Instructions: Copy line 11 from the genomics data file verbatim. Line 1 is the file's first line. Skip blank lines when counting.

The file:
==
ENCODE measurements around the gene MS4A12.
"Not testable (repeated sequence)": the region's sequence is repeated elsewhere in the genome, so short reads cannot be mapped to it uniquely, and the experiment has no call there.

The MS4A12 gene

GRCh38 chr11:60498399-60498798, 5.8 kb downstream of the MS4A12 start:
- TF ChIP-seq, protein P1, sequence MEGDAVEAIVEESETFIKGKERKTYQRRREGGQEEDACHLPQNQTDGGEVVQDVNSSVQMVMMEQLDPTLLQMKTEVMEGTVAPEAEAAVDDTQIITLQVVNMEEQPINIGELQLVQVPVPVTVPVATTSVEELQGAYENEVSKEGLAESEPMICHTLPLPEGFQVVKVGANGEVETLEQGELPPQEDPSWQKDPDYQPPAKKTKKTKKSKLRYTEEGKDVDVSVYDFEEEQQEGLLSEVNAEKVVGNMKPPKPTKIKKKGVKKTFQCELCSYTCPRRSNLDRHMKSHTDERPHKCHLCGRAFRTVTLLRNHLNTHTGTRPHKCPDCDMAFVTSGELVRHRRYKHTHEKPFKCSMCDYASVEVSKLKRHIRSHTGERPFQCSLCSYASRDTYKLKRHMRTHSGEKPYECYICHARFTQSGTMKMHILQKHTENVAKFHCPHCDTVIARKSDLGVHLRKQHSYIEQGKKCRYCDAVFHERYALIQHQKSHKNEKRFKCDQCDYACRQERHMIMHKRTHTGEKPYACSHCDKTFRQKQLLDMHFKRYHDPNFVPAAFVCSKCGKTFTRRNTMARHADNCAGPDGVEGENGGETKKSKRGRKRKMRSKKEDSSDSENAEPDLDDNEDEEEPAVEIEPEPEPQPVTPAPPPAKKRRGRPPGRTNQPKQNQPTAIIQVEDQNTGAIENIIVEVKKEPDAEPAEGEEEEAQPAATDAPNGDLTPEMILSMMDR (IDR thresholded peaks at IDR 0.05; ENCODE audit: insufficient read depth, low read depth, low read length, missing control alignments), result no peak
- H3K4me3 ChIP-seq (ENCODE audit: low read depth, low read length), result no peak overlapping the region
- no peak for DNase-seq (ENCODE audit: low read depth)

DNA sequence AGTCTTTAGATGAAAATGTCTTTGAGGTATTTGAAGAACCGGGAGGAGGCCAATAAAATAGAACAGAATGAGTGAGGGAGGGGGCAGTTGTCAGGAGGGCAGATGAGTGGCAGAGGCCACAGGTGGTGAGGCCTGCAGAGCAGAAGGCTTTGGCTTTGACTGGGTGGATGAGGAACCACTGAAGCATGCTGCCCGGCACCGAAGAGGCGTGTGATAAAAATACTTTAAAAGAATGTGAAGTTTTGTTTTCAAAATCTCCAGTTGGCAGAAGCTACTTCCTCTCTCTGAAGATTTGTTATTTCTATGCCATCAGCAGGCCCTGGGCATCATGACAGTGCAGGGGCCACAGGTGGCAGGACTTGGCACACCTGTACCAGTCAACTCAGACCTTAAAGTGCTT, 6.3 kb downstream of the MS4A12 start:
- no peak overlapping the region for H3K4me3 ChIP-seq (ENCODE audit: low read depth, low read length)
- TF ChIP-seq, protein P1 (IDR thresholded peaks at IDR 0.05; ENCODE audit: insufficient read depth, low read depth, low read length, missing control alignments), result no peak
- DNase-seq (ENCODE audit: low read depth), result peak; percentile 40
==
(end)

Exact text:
- DNase-seq (ENCODE audit: low read depth), result peak; percentile 40